Mary Beth Edelson

The Mckinney Avenue Contemporary

Catherine Caesar

Mary Beth Edelson, Loving Justice (Gena Rowlands), 1983–93; silk screen, transfer, oil paint gesso, acrylic paint, pencil, watercolor, gauche, ink, fringe and fabric; 12 x 10 inches; courtesy the artist and The McKinney Avenue Contemporary; photo by Fernando Rojas

(background) Collage Wall: History 1971–2010, 1972–ongoing; (foreground) Double Marlene Dietrich, Here’s to the Boys in the Navy, 1992, 2010; chiffon and mixed collage images backed with muslin fabric; courtesy the artist and The McKinney Avenue Contemporary; photo by Fernando Rojas

What’s the relevance of Women’s Lib today? This question arises when viewing The McKinney Avenue Contemporary’s recent exhibition of the work of Mary Beth Edelson, a pioneer of ’70s American feminist art. In 2010 Newsweek claimed that only one in four women consider themselves feminists, blaming divisiveness within the women’s liberation movement and the ’80s conservative backlash with ushering in the “postfeminist” era. By reviving the power of community and the history of women’s achievements, Edelson challenges viewers to confront the F word.

Edelson’s exhibition, There is Never Only One Game in Town and Other Stories, poses this challenge by reconfiguring nostalgic images of women in site-specific installations, a collaborative video projection and mixed-media photomontages. A doubled likeness of Marlene Dietrich in the sailor garb she donned for Seven Sinners (1940), imprinted on chiffon and suspended from the ceiling, accompanies two walls of small-scale collages featuring Hollywood beauties—femmes fatales from the 1940s–70s and Judy Garland as Dorothy. The installation Collage Wall: History 1971–2010 populates much of the remaining wall space with intricate, black-and-white cutouts of the key players of the ’70s feminist art movement intermingled with pasted floral and animal motifs, images of ancient goddesses and fertility symbols. Elsewhere, Edelson venerates seven feminists in her Hannah Höch-like Cameo collages (1986): Louise [Bourgeois], Ana [Mendieta] and Nancy [Spero] ascend toward the ceiling in apotheosis. Throughout, Edelson combines fetishized but deadly film goddesses with the “stars” of activist collectives, testifying to gender stereotypes yet also calling for young women to re-unite, following the lessons of their feminist foremothers.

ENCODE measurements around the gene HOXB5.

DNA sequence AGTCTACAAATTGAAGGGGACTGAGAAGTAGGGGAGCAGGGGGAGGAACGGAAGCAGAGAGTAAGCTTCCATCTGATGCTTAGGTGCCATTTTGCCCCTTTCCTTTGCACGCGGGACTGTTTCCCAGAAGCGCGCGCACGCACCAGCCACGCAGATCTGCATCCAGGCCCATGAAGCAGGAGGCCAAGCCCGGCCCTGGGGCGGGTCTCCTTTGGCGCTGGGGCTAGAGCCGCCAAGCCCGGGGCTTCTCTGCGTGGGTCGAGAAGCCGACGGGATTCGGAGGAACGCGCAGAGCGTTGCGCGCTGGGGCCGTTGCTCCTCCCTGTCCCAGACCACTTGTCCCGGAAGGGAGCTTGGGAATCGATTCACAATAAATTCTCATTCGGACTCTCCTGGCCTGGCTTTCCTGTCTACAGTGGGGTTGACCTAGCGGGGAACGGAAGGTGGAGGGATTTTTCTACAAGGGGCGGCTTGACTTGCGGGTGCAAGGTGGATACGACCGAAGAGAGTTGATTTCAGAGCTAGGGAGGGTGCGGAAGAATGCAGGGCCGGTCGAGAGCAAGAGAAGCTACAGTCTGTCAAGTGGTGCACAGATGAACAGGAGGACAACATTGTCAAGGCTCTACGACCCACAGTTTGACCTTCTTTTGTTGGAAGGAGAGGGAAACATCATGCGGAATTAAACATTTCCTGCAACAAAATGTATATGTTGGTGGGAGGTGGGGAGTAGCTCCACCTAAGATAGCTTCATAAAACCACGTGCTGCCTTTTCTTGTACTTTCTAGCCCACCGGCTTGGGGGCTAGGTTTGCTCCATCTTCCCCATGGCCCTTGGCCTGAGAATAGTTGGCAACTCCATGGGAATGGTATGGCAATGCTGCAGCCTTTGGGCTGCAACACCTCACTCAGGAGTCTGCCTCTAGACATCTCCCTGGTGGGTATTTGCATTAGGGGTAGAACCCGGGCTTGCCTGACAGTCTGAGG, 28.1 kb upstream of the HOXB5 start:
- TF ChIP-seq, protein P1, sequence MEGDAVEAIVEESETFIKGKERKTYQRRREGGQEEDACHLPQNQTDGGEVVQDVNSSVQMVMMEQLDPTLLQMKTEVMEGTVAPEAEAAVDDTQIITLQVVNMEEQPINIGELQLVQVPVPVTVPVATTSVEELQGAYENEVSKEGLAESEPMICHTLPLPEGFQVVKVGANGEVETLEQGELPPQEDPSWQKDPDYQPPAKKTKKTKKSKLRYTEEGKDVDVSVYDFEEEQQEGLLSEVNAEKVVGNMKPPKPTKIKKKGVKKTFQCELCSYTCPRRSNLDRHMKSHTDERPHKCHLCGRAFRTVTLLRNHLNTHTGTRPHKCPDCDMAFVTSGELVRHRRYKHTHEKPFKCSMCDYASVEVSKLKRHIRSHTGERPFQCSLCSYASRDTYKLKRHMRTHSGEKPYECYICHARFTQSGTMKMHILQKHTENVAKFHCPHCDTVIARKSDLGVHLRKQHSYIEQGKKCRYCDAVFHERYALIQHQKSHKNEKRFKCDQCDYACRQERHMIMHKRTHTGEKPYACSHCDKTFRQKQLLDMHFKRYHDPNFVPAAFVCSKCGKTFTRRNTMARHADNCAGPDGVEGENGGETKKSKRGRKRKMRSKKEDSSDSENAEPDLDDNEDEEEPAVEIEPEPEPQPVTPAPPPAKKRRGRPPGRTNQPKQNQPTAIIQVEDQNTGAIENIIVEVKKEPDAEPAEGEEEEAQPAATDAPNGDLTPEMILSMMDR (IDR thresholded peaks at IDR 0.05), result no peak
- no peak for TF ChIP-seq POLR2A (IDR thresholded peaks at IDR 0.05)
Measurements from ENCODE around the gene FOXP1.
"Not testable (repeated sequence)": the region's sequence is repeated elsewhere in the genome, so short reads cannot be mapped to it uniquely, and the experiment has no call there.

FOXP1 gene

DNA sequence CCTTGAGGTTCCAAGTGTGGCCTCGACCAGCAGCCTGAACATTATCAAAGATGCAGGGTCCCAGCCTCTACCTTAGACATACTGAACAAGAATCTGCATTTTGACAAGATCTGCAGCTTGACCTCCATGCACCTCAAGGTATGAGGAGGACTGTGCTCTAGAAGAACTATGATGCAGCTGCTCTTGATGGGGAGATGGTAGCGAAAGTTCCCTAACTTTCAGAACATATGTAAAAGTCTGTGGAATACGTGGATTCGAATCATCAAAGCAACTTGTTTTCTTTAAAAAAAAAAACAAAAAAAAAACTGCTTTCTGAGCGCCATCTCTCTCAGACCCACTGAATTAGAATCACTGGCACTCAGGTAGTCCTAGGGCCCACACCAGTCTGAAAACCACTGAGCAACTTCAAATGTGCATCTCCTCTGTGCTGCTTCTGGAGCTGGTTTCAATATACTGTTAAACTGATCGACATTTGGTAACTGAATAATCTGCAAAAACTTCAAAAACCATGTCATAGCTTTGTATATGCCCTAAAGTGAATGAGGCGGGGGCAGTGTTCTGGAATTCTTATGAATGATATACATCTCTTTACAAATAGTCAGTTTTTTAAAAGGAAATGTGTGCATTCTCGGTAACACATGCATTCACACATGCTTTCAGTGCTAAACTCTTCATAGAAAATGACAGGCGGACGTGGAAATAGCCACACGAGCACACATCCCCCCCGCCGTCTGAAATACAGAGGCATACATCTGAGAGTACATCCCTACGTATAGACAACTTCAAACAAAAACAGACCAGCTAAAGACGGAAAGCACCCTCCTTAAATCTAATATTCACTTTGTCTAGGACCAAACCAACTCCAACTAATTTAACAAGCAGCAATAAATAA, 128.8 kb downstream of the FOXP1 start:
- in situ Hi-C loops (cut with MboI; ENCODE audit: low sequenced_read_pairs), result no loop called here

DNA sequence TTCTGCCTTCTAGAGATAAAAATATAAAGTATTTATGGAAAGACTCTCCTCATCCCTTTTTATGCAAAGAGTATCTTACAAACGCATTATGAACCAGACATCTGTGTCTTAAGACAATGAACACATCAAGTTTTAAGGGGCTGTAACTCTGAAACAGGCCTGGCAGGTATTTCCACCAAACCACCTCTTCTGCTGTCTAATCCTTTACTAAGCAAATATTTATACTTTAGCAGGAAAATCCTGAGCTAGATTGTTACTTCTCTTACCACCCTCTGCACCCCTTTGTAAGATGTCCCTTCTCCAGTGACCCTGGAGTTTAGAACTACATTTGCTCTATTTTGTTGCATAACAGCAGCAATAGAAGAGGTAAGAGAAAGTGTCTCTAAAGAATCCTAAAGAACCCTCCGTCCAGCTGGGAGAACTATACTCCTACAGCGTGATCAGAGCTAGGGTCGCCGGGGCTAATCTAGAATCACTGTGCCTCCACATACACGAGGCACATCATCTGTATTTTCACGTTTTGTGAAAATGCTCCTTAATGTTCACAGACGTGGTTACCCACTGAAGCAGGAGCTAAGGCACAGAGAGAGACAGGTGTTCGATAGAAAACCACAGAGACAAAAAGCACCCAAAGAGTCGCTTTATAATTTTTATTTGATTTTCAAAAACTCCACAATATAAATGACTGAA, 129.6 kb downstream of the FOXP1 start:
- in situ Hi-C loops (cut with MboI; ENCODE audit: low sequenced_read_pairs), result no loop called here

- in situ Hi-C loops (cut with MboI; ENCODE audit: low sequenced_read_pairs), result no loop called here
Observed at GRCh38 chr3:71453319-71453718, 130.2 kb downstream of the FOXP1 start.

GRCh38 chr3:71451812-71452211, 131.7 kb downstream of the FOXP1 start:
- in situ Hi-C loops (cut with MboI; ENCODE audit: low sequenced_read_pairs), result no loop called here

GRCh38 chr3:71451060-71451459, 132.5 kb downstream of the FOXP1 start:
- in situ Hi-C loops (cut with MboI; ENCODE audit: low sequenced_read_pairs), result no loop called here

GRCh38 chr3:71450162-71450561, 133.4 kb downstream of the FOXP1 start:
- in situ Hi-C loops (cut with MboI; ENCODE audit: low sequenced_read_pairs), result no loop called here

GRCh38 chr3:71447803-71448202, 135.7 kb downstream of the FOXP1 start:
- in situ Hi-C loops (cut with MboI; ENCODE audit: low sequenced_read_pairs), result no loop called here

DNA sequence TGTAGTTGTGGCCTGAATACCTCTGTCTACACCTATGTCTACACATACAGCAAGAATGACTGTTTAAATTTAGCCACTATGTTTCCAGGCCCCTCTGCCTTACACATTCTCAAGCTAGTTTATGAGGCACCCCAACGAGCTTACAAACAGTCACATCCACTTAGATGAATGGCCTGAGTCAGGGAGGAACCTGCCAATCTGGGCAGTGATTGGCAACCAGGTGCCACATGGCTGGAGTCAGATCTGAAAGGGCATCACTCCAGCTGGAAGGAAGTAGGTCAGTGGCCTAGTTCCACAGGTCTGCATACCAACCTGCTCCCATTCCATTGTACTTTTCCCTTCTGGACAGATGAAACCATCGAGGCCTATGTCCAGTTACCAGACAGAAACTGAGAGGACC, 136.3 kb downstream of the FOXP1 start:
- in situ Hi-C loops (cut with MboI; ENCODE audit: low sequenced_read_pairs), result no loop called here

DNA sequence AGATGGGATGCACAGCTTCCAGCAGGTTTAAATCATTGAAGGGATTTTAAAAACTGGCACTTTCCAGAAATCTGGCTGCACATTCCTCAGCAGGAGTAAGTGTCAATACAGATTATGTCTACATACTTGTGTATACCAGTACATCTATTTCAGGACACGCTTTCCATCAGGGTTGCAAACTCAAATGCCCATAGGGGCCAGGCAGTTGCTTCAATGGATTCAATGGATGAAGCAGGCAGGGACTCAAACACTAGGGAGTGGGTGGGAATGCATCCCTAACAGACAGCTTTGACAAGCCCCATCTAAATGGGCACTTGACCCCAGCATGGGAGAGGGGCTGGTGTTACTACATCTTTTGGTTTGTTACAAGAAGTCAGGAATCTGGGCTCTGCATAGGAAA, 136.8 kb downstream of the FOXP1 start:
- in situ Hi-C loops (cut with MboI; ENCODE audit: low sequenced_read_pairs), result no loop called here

In her writings Edelson dates her dedication to “dismantling the master’s house with women’s tools” to the ’70s, when she combined photographs of her own nude body with drawings of the Goddess, an incarnation of female spirituality. Traces of these images appear as cutouts on the Collage Wall and in other works in the form of eclectic female deities such as the pre-Greco Baubo and the ancient Irish Sheela-na-Gig, who flagrantly exposes her genitals while smiling wilily at her viewer. Sheela's presence points to the persisting importance of the Goddess in Edelson’s work but also to its strongest quality: humor. Sheela is a trickster, flaunting her sexuality yet laughing at herself for it. For Edelson, humor transgresses male-dominated language systems—laughter becomes women’s best provocation.

Laughing helps viewers appreciate the ardent feminist message of Pink Peggy: Thinking the Unthinkable (1996), a collage featuring B-movie star Peggy Castle wielding dual handguns. One earnestly reads the psychoanalytic interpretation of the femme fatale penned directly onto the work; yet one also laughs at the absurdity of the double-packing, peignoir-wearing glamour girl. Likewise, in the Judy Garland series the wit of Dorothy’s big serigraphed head atop teeny cartoon-like bodies tempers the solemnity of the handwritten text, which provides questions and multiple-choice responses referencing perennial female concerns, such as the shame of menstruation. Viewers tally their points (as in a Cosmo quiz) to determine if they are worthy of the feminist moniker. Does second-wave feminism seduce today’s young viewers or will it remain the F word? Take the test to find out.

Catherine Caesar is an art historian specializing in American art of the 1960s and ’70s, and Assistant Professor of Art at the University of Dallas.

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